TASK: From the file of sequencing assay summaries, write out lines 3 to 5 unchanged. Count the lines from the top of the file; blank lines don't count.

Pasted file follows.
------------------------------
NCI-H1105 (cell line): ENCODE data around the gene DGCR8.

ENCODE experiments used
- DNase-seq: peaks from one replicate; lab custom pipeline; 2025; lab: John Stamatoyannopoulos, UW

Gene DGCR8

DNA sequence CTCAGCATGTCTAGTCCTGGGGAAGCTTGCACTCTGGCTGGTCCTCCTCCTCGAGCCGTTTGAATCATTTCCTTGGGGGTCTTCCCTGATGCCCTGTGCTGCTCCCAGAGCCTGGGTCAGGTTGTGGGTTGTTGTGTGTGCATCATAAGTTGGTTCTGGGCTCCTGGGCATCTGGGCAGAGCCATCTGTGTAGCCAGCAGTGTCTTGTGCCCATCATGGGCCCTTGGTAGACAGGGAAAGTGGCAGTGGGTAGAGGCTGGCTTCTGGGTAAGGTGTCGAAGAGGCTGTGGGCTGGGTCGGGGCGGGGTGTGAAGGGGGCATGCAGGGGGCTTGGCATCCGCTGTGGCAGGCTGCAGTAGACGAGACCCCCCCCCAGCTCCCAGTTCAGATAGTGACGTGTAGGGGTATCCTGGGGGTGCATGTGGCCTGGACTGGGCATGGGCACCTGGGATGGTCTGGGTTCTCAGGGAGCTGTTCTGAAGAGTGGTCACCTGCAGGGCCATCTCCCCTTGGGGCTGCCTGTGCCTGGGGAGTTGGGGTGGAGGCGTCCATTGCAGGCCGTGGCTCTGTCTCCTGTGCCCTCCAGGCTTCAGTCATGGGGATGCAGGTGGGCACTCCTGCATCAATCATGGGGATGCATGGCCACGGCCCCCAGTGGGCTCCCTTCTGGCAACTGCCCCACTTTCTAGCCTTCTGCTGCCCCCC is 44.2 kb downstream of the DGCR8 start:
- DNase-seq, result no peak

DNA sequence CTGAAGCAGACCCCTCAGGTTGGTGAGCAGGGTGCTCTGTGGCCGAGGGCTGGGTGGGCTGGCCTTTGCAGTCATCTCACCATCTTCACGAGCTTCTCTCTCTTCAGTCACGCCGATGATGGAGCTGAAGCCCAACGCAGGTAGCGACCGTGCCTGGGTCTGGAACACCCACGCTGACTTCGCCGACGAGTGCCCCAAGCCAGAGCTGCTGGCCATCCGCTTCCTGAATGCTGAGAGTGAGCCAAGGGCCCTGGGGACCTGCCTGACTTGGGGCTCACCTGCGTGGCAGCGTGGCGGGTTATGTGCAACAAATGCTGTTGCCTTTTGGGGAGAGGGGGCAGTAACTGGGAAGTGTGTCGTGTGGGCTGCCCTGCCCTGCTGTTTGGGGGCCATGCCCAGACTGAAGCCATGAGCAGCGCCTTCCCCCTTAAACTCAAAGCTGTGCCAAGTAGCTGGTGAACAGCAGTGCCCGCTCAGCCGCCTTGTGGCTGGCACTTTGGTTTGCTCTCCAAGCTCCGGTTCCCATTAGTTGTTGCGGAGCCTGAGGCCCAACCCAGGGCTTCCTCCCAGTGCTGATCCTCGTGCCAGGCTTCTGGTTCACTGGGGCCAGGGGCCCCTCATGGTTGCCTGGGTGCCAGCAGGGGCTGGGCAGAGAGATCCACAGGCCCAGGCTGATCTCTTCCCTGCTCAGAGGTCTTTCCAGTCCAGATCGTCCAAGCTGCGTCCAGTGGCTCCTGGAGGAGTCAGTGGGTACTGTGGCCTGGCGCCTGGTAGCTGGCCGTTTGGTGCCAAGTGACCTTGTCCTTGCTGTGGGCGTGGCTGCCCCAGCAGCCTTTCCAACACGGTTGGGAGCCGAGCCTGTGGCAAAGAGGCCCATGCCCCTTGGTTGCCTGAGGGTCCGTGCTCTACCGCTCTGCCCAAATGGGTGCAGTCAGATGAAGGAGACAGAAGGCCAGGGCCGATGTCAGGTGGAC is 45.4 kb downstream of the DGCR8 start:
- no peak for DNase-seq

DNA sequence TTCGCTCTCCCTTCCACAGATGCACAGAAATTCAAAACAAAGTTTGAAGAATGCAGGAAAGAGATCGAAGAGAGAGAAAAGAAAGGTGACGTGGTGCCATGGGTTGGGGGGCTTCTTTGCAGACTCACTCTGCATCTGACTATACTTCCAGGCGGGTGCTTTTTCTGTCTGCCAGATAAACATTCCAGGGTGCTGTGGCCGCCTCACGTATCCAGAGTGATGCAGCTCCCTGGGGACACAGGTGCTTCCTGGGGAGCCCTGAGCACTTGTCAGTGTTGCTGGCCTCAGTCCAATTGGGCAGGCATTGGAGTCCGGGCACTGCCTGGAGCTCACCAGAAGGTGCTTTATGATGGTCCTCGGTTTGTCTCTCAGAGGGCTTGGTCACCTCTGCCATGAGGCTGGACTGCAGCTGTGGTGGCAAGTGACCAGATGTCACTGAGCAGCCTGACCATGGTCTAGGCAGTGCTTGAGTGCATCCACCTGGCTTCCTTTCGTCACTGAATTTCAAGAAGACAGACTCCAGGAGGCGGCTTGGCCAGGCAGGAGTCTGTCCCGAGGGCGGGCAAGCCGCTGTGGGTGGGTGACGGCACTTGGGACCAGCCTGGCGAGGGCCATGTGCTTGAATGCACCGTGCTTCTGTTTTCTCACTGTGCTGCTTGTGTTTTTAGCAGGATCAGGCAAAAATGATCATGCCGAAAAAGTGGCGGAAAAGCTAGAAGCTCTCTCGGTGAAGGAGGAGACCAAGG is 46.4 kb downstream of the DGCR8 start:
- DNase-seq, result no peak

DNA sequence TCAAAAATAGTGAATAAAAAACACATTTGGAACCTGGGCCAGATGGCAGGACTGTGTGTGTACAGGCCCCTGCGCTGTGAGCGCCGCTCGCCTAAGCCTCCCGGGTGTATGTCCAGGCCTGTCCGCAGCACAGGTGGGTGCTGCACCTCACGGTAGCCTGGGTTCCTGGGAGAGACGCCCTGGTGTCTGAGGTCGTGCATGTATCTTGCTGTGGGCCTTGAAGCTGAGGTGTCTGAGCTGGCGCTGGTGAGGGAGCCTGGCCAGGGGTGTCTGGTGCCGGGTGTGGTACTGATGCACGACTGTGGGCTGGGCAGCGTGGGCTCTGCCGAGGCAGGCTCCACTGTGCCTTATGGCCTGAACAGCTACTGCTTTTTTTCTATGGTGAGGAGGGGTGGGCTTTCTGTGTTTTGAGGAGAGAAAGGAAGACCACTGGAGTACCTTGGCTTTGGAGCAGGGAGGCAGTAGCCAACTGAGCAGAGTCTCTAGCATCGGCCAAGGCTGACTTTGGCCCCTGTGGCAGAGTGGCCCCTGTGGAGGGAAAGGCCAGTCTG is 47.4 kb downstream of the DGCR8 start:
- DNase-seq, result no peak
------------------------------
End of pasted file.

- DNase-seq: peaks from one replicate; lab custom pipeline; 2025; lab: John Stamatoyannopoulos, UW

Gene DGCR8

DNA sequence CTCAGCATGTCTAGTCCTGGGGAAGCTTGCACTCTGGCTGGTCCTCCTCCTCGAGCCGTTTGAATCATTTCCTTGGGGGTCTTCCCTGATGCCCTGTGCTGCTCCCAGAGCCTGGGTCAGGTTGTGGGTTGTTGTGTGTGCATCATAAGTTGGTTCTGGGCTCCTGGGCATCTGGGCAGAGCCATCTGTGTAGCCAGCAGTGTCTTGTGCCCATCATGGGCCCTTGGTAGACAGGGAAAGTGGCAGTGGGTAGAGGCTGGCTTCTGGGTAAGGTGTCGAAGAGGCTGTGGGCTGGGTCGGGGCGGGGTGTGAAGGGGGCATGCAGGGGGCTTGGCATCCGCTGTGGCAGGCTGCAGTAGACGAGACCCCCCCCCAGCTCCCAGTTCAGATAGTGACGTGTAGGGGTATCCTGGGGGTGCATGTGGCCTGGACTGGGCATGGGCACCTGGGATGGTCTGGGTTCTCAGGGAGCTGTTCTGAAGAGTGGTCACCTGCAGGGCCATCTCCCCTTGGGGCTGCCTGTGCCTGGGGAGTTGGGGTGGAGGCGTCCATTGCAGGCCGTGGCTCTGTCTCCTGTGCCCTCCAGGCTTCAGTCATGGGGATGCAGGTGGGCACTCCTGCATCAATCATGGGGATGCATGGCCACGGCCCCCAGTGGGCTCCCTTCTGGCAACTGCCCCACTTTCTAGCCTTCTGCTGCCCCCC is 44.2 kb downstream of the DGCR8 start: